Probably the most accurate answer to the question, "What's your handicap?" is the old, "My golf game," because most golfers really don't know their handicap. Truth is, it seems everyone has a different definition of not only his or her own handicap, but yours as well.
We all know sandbaggers and often suspect them, especially in charity tournaments when teams come rolling in at 27-under-par for 18 holes.
And then there's what I like to call the reverse sandbaggers or vanity handicaps -- golfers who only turn in their best scores or never turn in a score at all but claim to be a 5-handicap, yet we've never seen them break 80 and often not even 90. (This is why I don't like sharing my handicap with golfers I play with for the first time. It's usually the kiss of death and completely embarrassing. But yes, I do report my scores.)
The latter is actually harmless. Get them involved in a money game and you really have to play horribly to be digging into your wallet. But the other way often results in a trip to the ATM.
Have you ever heard this one, from the 18-handicapper who shoots 74 to clean you out? "Well, my course is pretty hard, so that's why I'm an 18."
Wrong, wrong, wrong. That handicap was made up. Or he never turned in scores to the USGA, and the slope was never factored in. In other words, it's bogus.
Reality check: Most players don't have legit handicaps
Of the 25 million or so golfers in the U.S., only around 20 percent have USGA handicaps, which nowadays relies on an honor system.
Remember the days when two signatures were required on a scorecard and you had to turn them into your pro for verification, etc.? No more. Now you pay your association fee, and for the most part, simply log on to the Internet and self-report. Enter a score and you're done. In other words, golfers are free to report whatever they feel like reporting. Fortunately, golf is a game of honor, so that's not really happening, right? But it's possible.
That system, however, is way better than golfers who just estimate their handicaps. Most of them are way off, so before you set up a match with players you don't know very well, you might want to ask a few questions, said Scott Hovde, the assistant director, Handicap and Course Rating Administration for the USGA.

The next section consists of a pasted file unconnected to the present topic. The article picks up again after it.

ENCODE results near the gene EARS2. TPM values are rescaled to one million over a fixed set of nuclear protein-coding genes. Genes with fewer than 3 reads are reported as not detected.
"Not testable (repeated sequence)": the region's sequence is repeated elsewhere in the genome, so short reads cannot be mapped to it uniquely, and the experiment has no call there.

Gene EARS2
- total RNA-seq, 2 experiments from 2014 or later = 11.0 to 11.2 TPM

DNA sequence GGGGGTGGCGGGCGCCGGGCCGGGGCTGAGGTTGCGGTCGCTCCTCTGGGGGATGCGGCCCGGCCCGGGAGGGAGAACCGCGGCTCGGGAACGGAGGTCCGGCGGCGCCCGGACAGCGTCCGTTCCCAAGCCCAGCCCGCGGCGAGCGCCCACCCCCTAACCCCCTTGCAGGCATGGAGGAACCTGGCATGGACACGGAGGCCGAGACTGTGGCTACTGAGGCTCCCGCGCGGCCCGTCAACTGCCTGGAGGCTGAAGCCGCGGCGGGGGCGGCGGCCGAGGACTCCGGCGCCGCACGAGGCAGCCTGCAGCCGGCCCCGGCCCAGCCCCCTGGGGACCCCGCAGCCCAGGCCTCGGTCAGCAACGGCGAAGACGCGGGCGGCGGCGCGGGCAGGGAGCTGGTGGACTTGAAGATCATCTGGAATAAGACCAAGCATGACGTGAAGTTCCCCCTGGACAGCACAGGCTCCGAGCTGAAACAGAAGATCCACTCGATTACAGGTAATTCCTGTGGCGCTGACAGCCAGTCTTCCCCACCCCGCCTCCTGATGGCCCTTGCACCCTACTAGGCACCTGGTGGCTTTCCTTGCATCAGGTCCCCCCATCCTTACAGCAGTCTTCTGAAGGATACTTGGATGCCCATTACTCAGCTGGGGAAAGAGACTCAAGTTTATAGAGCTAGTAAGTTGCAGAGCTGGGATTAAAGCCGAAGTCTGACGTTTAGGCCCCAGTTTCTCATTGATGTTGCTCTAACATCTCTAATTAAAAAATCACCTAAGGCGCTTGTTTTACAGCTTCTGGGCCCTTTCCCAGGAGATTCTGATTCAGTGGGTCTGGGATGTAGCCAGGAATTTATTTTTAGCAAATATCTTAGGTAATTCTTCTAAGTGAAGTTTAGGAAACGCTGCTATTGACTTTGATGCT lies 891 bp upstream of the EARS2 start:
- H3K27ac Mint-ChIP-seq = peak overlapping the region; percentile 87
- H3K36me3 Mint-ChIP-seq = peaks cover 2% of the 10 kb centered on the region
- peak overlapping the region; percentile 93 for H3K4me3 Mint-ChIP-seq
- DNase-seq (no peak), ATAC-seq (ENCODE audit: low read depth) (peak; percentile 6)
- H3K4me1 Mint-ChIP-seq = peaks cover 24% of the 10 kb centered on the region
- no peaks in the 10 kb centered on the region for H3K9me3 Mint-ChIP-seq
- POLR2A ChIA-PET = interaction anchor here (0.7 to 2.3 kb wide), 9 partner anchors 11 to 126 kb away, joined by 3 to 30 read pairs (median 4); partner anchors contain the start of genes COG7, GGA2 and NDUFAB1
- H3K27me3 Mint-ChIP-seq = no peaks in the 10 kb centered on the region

Most players think handicaps are their average score -- and that's not the case. In truth, handicaps really measure potential, and they actually reflect the best 10 of the last 20 scores relative to the course's rating/slope.
Hovde said you should ask the player what kind of courses he usually plays, for starters. For example, someone who estimates his handicap to be 13 based on average scores recorded from the tips at a course like Pine Valley is probably more like a 7. But shoot the same score on an easy muni, and the handicap could translate into a 20.
Once adjusted to the course, you can typically subtract three from that player's average score to get a more accurate idea of his handicap. In fact, Hovde said it's usually the fifth-best score (adjusted) in the player's last 20 scores.
Or to simplify, instead of conducting a full-scale investigation on the first tee, "a better question might be what kind of score you shoot when you play well?" Hovde said.
Got the handicaps, now what?
Okay, we're satisfied with everyone's handicaps (real, made up or sandbagged), but how do we allocate strokes?
That really depends on the type of match or game you're playing.
If you're playing skins or match play, for example, you typically play off the best player's handicap, Hovde said. If you've got more than one group -- or a tournament field -- then every player, even the 1-handicap, gets their strokes for reasons that we need not go into, but in our little money game, we play off the best player.
The reason is because the lowest-handicap holes aren't necessarily the most difficult holes on the course but rather the holes where the higher handicappers need the most help. In other words, they represent the largest difference between more-skilled players and less-skilled players, which is why they are typically on par 5s and long par 4s that require more than one good shot on the hole.
So if you have a 2-handicap in your group, a 5, a 12 and a 15, everyone except the best player would get strokes on the Nos. 1, 2 and 3 handicap holes, then we would mark dots accordingly for the rest of the players.
If you're playing a four-ball, two teams against each other, each player customarily gets 90 percent of their handicaps. The reason for that, Hovde said, is that the higher handicap players, because there are two of them, have a slight advantage with both of them getting strokes on their more difficult holes.
Do the tees matter?
Yes, but not as much as you might think, Hovde said.
Basically, here's the formula: Take the player's handicap and multiply it by the course's slope rating for those tees, then divide it by 113 (USGA determined average slope), then add the course's rating for those tees. That gives you the score that the player is expected to shoot if he plays to his handicap. (In case you're interested, the USGA determines slope rating by taking the bogey rating (which could be 90 or so) minus course rating multiplied by 5.381 for men and 4.24 for women.)
For example, if a 10-handicap plays from the white tees where the rating/slope is 68.3/121, the formula says the expected score should be almost exactly 79 (10 X 121 = 1,210, 1,210/113 = 10.7, 10.7 + 68.3 = 79). If you take a 7-handicap who plays from the blue tees where the rating/slope is 71.3/129, guess what? Yep, the answer is 79.29.
"Both players are expected to shoot the same gross score if they play to their handicap," Hovde said.
In other words, most of the time, there's no need to adjust for tees since that's already done in the handicapping process. But then again, you probably already knew that by now.
Now if only every golfer had a legitimate handicap.